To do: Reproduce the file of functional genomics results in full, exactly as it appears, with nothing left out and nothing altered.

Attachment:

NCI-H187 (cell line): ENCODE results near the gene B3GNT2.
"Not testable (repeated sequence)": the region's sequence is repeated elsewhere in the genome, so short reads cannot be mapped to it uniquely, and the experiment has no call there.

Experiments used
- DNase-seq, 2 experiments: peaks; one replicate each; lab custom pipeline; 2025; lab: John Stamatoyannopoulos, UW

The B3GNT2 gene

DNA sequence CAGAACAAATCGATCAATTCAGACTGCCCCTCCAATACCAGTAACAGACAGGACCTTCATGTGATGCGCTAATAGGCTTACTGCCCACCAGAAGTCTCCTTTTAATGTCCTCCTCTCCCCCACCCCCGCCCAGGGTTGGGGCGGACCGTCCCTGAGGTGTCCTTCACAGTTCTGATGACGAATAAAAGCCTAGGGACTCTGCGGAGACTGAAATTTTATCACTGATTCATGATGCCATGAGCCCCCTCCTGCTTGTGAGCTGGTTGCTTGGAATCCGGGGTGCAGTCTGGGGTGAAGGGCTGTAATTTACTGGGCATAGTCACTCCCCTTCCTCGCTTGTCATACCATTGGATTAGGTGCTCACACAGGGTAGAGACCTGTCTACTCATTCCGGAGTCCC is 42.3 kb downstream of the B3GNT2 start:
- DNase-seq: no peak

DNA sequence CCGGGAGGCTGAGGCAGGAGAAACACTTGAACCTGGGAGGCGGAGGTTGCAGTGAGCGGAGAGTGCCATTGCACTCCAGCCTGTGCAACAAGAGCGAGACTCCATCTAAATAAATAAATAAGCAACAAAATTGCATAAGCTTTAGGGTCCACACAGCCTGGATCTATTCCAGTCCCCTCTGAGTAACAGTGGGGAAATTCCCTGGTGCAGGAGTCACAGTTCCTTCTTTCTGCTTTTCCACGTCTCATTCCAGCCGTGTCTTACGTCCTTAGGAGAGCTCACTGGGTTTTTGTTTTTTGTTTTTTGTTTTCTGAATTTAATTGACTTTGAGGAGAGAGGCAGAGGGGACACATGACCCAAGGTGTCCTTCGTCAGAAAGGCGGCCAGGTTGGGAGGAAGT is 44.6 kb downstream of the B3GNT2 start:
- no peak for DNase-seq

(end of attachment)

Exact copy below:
NCI-H187 (cell line): ENCODE results near the gene B3GNT2.
"Not testable (repeated sequence)": the region's sequence is repeated elsewhere in the genome, so short reads cannot be mapped to it uniquely, and the experiment has no call there.

Experiments used
- DNase-seq, 2 experiments: peaks; one replicate each; lab custom pipeline; 2025; lab: John Stamatoyannopoulos, UW

The B3GNT2 gene

DNA sequence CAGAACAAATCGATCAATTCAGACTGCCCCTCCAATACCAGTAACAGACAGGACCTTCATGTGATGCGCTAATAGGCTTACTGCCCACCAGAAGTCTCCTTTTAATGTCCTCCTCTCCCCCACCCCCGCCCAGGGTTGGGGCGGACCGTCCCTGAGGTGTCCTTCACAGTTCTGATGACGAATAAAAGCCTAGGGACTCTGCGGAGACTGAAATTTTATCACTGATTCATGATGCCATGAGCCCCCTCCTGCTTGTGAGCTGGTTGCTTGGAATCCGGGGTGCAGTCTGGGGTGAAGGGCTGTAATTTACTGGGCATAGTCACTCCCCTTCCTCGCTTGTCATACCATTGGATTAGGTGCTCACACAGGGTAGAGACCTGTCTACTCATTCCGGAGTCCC is 42.3 kb downstream of the B3GNT2 start:
- DNase-seq: no peak

DNA sequence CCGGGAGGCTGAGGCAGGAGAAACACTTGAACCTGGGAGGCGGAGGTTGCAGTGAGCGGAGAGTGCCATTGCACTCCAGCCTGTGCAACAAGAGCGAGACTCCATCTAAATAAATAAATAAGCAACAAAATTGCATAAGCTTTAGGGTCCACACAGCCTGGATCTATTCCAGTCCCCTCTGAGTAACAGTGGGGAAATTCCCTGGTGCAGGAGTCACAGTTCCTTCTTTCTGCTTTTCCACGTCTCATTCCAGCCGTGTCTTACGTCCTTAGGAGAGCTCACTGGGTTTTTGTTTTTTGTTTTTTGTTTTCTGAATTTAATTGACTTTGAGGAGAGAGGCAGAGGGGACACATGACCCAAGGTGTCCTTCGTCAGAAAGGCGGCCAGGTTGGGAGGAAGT is 44.6 kb downstream of the B3GNT2 start:
- no peak for DNase-seq